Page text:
Following 35 years in the NHS I have had the immense pleasure of teaching for RCSI Bahrain, a Dublin medical school here in the Gulf. I’m six years into a two year contract (it’s that sort of place), but finally returning home. The privileged expat life can be beguiling, akin to a previous generation’s tales of the Raj. Bahrain is a sparkling jewel of an island, much less bling than Dubai, much more laid back and tolerant than many places in this region. There are 360 days of sunshine a year, the calm blue waters of the Gulf lapping up to the private beach in front of our balcony — need I go on?
But of course, life in 2020 has a strangely apocalyptic air. My wife returned to the UK a few weeks ago, and, along with the rest of the world, Bahrain has been closing down.
First the schools and universities closed and we are supporting our own students remotely, getting ahead on the knowledge element, planning to catch up with hands on skills and clinical learning next semester. Then, for Bahrain horror of horrors, the restaurants closed. Then the shops closed except for food, pills and banks. We can still go out in masks, but no groups. It resembles a patient slipping into multi-organ failure.
I made one good judgement call. Three weeks ago I went for a premature haircut. Sure enough, the next day all hairdressers closed. My next stop was to buy hair clippers, but I’m not sure I will get ethics approval for the experimental horrors that could ensue.
Sometimes one only sees privilege when it is lost. Bahrain is coping remarkably well with COVID-19. But the two big challenges are the 2,000 Bahrainis returning from Iran, just 100 miles away, but definitely in a parallel universe. And, secondly, the migrant workers’ camps. Bahrain tries to treat its migrant workers better than expected for this region. They have legal protections and a minimum wage. And they are queueing up to come here from the Asian subcontinent and the Philippines. They can earn enough over here in three years or so to send their kids through school, or build a house or start a business in their home village. But their living conditions are rather like an old fashioned youth hostel with a bit more sand. And imagine a string of big youth hostels once COVID-19 gets going.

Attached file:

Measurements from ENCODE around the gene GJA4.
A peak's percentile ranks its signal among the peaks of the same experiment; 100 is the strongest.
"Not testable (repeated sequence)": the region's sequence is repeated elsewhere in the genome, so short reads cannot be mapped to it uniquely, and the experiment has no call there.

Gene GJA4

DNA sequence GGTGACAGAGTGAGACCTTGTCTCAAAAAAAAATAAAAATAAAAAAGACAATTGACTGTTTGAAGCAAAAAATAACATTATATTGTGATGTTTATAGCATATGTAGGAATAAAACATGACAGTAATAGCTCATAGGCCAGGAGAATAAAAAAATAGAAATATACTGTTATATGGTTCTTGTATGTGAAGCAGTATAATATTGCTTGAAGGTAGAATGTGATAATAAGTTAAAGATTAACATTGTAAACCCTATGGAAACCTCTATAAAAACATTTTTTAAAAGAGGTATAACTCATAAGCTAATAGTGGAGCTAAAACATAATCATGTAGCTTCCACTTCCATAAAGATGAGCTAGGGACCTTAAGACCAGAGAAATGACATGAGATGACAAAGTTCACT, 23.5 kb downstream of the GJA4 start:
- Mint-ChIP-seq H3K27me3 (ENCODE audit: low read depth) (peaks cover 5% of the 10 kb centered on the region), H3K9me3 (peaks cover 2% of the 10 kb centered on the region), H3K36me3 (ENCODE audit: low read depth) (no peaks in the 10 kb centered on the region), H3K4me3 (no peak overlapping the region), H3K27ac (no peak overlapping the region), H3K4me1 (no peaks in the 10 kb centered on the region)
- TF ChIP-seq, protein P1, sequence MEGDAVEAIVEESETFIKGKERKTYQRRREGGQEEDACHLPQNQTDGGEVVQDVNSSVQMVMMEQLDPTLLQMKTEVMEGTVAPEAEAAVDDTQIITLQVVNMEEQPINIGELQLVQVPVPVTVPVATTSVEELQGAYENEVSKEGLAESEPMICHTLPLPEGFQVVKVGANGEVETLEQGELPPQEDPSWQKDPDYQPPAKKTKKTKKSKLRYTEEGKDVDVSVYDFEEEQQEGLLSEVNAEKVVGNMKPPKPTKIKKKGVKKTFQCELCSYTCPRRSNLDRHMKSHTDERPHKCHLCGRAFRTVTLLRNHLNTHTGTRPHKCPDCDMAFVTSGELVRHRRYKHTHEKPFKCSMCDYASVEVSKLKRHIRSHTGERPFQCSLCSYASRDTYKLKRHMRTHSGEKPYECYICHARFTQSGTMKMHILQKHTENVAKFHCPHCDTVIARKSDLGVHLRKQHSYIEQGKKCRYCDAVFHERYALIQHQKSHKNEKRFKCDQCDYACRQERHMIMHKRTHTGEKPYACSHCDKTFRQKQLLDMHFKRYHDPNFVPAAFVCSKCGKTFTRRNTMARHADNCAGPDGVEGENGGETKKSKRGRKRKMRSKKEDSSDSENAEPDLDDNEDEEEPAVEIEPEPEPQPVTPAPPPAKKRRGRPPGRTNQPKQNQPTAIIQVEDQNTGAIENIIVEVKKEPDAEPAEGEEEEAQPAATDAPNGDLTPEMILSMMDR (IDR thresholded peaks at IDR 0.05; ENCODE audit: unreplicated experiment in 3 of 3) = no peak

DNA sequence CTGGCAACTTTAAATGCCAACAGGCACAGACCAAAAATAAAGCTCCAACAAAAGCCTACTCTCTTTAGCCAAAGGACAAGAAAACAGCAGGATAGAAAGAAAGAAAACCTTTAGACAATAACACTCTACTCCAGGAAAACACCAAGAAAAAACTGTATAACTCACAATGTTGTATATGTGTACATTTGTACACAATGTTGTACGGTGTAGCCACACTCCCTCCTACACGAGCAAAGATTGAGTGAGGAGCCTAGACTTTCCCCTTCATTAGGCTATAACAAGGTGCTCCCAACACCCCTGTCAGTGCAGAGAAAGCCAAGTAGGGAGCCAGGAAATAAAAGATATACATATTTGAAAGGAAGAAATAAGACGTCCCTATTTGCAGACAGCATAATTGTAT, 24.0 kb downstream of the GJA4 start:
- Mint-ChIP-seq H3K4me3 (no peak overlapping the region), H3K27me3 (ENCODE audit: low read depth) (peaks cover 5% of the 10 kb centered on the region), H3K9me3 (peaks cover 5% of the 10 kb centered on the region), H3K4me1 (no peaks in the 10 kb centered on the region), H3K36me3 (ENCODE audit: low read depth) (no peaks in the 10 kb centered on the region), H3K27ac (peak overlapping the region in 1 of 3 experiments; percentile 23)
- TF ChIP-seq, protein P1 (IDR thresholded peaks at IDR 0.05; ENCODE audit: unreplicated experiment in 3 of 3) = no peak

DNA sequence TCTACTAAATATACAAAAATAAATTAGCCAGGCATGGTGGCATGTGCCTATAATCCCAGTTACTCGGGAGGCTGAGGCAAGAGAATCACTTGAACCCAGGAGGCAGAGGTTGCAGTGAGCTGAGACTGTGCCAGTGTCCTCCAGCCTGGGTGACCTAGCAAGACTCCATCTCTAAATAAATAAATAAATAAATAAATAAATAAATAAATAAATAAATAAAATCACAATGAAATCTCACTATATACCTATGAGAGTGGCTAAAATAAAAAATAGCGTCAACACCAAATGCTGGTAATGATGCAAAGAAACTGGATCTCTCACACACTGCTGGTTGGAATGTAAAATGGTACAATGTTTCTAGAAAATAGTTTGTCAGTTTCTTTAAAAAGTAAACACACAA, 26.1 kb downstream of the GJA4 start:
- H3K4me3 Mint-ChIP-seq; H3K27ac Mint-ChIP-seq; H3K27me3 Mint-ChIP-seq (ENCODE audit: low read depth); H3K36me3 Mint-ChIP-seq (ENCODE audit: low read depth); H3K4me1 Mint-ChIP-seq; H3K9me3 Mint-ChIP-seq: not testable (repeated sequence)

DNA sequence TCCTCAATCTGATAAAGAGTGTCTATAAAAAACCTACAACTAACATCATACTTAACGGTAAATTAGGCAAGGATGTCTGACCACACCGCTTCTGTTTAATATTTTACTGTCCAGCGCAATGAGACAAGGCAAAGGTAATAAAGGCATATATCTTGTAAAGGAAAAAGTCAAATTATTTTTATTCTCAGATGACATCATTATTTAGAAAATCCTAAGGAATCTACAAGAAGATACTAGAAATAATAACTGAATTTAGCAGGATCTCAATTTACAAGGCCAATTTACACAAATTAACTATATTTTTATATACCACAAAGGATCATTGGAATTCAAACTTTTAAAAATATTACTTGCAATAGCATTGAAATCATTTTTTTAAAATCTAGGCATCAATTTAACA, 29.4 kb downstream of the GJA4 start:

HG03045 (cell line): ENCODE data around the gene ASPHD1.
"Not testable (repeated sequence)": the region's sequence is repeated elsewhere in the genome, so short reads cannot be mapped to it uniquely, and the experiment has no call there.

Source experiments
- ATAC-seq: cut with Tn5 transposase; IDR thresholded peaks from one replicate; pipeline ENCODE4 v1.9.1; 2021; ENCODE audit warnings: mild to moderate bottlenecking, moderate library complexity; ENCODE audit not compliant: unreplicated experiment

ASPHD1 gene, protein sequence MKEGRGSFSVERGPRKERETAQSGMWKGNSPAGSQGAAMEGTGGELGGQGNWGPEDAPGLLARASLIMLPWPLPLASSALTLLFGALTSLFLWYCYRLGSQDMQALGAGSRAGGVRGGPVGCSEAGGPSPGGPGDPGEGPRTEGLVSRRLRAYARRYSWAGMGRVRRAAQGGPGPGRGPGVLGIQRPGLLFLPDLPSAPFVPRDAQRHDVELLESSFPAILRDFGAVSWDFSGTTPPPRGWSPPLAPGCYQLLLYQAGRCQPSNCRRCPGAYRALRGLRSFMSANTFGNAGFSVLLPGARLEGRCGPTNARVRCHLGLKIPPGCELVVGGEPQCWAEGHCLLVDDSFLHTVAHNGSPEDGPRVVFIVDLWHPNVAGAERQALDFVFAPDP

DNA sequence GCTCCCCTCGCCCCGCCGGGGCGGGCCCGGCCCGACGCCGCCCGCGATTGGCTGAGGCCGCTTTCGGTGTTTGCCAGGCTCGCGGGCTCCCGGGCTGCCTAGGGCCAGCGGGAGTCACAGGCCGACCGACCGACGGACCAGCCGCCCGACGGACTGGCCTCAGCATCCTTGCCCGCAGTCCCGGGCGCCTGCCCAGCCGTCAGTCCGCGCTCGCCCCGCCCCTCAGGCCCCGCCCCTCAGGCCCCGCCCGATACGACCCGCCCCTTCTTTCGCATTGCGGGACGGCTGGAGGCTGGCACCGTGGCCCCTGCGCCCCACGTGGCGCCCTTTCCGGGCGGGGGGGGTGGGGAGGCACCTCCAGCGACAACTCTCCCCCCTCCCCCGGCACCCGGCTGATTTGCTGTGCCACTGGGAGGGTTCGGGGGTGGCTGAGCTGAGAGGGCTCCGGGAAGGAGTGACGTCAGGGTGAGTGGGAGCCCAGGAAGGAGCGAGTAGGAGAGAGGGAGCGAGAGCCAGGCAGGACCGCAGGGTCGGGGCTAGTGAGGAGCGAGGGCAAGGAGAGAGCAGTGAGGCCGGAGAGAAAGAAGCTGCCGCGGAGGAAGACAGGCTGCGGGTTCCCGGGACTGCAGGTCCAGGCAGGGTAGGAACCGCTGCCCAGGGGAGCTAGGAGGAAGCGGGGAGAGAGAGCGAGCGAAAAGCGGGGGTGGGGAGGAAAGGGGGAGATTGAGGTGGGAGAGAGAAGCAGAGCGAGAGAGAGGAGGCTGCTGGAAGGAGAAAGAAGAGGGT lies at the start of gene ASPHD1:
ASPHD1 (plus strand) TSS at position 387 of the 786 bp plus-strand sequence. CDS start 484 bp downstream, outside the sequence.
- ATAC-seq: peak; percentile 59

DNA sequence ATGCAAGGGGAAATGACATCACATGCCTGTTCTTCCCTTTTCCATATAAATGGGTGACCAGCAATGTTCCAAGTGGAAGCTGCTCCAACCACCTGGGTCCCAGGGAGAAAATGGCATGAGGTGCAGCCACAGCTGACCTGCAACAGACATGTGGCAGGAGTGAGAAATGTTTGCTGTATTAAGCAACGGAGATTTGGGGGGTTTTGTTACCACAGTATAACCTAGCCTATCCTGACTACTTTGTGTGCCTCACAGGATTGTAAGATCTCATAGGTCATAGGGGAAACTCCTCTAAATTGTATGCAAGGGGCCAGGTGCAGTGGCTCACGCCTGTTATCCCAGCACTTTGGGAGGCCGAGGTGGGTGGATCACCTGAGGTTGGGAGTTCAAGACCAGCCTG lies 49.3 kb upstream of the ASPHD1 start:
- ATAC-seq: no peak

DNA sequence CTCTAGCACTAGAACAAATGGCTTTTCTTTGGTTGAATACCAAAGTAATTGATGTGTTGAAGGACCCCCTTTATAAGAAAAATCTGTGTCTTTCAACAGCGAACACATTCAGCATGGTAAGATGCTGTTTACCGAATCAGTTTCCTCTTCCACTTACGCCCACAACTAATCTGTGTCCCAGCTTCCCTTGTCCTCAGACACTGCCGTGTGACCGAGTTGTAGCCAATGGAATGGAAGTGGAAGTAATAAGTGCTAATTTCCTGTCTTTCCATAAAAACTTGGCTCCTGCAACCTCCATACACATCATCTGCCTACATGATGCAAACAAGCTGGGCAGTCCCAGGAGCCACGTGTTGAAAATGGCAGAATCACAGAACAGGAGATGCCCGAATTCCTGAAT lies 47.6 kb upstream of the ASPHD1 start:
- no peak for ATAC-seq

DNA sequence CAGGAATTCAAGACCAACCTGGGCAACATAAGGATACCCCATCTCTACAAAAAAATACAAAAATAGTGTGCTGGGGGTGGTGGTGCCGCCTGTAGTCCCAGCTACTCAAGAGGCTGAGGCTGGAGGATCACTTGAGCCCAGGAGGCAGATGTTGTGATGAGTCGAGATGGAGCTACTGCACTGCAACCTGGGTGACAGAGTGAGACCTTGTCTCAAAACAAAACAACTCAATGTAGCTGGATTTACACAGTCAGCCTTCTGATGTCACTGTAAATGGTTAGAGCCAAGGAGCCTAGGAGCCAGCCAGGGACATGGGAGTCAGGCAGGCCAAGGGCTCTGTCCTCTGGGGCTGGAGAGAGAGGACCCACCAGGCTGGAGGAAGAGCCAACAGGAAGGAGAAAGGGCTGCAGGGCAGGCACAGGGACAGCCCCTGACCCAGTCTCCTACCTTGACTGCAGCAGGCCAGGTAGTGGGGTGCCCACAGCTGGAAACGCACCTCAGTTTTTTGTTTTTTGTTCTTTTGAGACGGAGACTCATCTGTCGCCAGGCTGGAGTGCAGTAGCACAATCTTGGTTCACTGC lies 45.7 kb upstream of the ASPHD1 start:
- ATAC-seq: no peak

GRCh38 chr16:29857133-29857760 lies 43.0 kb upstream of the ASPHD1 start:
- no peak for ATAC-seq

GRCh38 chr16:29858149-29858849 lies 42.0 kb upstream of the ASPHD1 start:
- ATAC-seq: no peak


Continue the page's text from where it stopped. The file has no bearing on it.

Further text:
We seem again to have our once-a-decade shift in the world order. The fall of the Berlin wall. 9/11. The crash of 2007/8. And now COVID-19. The world may never be the same. But then it never is. What will our world look like when the pandemic is over? Well, if there is an effective vaccine or a really successful treatment it just might get back to something familiar. But no human coronavirus has ever been developed, and heavens knows we’ve tried.
So what happens when a virus manages to achieve an R0 of 3 and a case fatality of 35%, with no vaccine around? COVID-19 is not the big one.
And what of jobs, of house prices, of the economy, our national borrowing requirement? And the new taxes on the middle classes to shore up the state? (It goes without saying that these will never apply to the seriously rich.)
But so much for the rich. We might not feel quite so rich when all this is over, but we will still be better off than the rest. What of our fellow humans in low and middle income countries? We are well above the tide line of destitution. For them the very real gains made in the last few decades may be fragile.
What of the future? COVID-19 has an R0 of about 2-3 and an overall case mortality of about 1-3%. The last coronavirus scare, MERS, had an R0 of well below 1 but a case mortality of 35% — just don’t go kissing camels. So what happens when a virus manages to achieve an R0 of 3 and a case fatality of 35%, with no vaccine around? COVID-19 is not the big one.
But let us end on a happier note. Despite social distancing people talk more, people help out. We are learning other ways of working, many of which will carry on post-COVID-19. Our Saturday morning blokes’ breakfast has gone virtual, so we are catching up with old friends from around the world, suddenly Zooming into view. People are pretty resilient when they have to be.